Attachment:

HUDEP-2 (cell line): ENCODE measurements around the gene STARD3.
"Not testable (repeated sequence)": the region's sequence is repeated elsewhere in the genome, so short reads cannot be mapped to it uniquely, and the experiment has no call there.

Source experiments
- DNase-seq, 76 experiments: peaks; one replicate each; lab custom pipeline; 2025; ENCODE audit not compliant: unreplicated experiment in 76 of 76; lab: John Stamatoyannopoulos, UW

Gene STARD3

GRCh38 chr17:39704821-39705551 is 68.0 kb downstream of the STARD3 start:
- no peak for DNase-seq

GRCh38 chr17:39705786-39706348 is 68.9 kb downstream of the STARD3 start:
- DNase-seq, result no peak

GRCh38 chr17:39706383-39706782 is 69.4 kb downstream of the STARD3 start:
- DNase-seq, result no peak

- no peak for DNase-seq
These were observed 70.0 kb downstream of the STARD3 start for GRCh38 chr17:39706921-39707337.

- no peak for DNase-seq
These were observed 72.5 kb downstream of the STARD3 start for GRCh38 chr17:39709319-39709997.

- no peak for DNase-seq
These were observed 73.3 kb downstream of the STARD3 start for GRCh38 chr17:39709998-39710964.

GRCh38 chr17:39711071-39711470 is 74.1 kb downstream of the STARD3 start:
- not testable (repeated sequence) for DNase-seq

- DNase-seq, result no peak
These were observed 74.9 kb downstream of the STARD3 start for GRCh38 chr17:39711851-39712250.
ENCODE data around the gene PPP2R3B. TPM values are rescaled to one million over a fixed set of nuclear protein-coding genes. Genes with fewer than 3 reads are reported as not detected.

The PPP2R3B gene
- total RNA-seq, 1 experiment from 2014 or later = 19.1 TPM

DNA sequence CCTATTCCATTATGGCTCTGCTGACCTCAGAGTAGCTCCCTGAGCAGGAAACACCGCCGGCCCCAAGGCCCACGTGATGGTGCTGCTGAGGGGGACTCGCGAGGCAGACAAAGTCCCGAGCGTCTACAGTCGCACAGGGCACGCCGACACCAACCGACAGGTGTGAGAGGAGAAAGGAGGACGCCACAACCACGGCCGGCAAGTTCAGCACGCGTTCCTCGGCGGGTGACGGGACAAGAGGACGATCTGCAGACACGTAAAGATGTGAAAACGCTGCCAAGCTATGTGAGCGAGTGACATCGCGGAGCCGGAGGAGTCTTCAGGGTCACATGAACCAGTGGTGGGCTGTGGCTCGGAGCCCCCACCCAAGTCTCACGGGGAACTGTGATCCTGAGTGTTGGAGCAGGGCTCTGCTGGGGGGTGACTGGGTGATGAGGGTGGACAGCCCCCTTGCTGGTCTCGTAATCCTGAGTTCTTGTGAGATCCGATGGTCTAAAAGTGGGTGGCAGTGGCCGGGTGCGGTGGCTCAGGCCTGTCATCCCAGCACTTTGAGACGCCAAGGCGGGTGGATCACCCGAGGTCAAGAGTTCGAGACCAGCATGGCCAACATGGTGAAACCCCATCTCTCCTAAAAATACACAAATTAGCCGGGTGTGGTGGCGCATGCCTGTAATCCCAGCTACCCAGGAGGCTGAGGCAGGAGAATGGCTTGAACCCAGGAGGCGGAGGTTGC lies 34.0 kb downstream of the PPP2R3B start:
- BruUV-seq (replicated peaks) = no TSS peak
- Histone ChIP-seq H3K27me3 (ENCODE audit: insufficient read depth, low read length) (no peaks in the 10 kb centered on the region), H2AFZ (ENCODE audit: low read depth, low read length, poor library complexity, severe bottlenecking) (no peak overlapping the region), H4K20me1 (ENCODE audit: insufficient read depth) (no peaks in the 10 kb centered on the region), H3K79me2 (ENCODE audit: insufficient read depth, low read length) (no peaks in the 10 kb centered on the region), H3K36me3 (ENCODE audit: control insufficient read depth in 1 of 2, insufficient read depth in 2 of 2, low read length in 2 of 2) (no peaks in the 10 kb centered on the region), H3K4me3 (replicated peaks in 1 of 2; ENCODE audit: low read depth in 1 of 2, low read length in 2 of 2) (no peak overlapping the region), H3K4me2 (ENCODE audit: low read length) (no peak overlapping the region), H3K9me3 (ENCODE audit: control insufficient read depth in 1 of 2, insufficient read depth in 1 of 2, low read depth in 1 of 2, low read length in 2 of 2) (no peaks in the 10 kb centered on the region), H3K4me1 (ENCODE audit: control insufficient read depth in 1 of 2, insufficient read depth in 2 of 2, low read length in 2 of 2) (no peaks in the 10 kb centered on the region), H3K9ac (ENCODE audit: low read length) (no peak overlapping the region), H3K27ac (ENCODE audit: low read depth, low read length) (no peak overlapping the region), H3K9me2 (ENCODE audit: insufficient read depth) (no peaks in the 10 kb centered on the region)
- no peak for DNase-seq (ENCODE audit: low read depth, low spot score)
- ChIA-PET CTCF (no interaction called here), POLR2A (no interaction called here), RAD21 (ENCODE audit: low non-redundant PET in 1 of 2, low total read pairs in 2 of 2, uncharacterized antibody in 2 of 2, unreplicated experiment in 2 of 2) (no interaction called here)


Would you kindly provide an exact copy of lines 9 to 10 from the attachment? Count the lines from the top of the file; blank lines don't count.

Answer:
- DNase-seq, result no peak

GRCh38 chr17:39706383-39706782 is 69.4 kb downstream of the STARD3 start: